Understanding China, One Blog at a Time

An American in China

Dont Dilly Dally with the Da.li- Revenge in China

Posted by w_thames_the_d on November 27, 2010


Great article here, it says that in essence, if a country meets wiht the DL, their exports to china are reduced for the next two years, basically amounting to a punishment for their transgressions..

excerpt:
“The cost of upsetting the feelings of the Chinese people- November 4, 2010: How much business do you lose if you allow the Dalai Lama to visit?
By Malcolm Moore

Foreign governments who allow the Dalai Lama to visit are often accused of “hurting the feelings of the Chinese people”.

China has repeatedly warned foreign heads of state not to meet the Dalai Lama, with Zhu Weiqun, the executive deputy head of the Communist party’s United Front Work Department, saying: “We will take corresponding measures to make the relevant countries realise their mistakes.”

Now, for the first time, two economists at the Georg August University of Goettingen in Germany have calculated the price that you pay for upsetting China’s feelings.

In a research paper that crunches the figures on exports to China, and then correlates them with the map of the Dalai Lama’s state visits, the two economists find that a country’s exports to China fall by around 12.5% for around two years after its leader meets the Dalai Lama.

“Since China is neither a democracy, nor a free market economy, its administration has greater capacity to impact on trading decisions than the government in a democratic free market economy. Such significant scope for government intervention thus gives leeway for the utilization of trade flows as foreign policy tool,” the two economists conclude.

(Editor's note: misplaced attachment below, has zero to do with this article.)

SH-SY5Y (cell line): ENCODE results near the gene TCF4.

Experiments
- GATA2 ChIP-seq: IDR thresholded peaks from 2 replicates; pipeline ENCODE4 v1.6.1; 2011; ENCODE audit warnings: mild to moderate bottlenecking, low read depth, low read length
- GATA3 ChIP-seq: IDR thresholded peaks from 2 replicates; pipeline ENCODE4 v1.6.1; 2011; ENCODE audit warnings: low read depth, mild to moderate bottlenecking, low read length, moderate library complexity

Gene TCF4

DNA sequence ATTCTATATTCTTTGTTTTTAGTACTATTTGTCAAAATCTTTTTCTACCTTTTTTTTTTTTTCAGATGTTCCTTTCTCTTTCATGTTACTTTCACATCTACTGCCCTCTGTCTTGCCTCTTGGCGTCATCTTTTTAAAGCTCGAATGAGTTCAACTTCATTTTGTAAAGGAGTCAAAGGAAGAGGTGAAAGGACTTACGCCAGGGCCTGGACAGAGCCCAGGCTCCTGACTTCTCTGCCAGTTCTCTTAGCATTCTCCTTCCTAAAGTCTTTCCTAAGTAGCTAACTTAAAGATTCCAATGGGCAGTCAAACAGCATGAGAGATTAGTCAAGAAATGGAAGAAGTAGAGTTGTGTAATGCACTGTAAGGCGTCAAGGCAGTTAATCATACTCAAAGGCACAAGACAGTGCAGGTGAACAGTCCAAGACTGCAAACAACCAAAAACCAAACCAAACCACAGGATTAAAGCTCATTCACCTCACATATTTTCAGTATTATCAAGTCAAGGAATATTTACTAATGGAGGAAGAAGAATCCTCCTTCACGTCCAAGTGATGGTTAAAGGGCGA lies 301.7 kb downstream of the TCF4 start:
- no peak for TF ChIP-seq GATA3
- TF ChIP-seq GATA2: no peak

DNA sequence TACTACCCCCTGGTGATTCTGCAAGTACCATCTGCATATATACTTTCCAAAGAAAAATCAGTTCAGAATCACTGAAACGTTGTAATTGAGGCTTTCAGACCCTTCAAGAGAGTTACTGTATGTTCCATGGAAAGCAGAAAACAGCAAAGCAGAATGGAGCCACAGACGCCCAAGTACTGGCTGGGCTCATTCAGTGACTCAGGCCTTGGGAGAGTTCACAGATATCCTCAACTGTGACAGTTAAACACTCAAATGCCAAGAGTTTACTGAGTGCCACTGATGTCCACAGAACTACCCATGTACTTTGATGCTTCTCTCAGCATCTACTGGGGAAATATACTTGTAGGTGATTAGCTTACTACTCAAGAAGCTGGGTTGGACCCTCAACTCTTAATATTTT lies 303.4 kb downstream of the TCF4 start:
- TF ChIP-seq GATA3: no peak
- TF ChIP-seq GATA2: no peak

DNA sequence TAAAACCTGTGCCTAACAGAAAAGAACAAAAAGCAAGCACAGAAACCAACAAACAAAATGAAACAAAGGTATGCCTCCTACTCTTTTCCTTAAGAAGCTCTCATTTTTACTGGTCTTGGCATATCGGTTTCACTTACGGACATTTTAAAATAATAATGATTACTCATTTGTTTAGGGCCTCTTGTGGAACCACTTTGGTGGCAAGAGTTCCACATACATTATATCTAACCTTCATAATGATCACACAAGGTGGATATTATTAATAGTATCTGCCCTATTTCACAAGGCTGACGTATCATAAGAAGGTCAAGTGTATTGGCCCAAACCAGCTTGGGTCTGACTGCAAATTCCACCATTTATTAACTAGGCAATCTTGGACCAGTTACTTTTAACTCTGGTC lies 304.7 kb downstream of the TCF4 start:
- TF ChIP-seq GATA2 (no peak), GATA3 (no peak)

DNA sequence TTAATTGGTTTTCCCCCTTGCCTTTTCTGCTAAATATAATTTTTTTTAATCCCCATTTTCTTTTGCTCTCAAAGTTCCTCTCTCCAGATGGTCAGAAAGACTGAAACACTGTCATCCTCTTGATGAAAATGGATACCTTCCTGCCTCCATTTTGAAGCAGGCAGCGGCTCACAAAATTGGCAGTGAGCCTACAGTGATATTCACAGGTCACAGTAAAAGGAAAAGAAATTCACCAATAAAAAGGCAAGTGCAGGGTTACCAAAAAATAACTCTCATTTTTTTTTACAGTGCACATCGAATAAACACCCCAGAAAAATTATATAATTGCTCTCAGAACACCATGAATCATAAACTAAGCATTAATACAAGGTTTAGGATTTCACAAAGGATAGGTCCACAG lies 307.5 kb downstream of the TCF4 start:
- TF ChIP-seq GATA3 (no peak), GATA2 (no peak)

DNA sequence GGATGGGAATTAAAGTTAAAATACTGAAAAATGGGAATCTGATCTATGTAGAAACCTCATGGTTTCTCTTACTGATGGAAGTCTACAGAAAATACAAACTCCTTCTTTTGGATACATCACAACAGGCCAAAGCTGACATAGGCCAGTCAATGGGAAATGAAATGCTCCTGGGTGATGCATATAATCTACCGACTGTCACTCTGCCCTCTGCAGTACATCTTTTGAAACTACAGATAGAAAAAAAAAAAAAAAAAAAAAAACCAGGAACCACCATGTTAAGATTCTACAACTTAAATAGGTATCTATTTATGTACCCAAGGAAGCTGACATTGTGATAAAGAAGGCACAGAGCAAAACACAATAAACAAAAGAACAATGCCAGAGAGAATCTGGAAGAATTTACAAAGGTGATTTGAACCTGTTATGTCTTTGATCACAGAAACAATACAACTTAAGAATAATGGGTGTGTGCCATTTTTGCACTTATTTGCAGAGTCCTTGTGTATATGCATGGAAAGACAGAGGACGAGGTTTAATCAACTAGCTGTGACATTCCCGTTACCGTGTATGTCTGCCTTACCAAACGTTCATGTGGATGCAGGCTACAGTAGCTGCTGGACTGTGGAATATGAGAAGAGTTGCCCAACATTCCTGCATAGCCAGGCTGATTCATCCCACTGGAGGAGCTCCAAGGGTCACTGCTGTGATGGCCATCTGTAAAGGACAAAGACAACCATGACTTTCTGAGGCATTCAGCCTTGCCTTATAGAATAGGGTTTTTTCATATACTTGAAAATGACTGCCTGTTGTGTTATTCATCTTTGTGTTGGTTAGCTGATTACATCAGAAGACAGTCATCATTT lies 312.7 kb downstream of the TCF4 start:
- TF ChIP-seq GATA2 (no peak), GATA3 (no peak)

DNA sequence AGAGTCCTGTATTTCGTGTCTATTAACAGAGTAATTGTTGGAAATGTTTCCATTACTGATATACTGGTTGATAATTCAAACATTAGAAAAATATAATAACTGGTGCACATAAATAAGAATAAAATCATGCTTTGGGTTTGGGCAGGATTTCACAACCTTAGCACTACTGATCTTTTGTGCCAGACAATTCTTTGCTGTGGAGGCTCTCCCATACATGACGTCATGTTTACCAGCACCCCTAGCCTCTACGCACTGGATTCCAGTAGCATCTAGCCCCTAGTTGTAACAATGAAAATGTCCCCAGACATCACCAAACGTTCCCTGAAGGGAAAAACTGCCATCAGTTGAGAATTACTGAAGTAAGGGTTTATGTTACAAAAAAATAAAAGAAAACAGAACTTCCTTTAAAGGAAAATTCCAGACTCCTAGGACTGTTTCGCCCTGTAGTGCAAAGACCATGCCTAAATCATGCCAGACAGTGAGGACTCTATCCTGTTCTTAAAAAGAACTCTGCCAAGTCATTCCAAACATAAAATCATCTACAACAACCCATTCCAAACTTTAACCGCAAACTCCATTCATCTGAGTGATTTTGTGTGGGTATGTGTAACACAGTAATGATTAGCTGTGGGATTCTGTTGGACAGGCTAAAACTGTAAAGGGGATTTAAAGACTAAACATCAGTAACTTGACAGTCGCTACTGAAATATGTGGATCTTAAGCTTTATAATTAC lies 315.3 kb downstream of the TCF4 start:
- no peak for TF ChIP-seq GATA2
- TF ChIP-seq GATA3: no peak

The worst hit sector is “machinery and transport equipment”, which is the only product group with a consistent negative effect of Dalai Lama meetings on exports. This makes sense. Just about the only thing that China buys in bulk from Europe, which is the most frequent destination for his Holiness, is advanced machinery. And of course, with France, Germany and the UK all vying to sell engineering to China, the Chinese can switch to other suppliers with no negative effect.

The economists say that the Dalai Lama effect on trade is limited to the Hu Jintao era (2002-2008, when they last have trade figs). “We find at best weak evidence to support the existence of such an effect in earlier years.”

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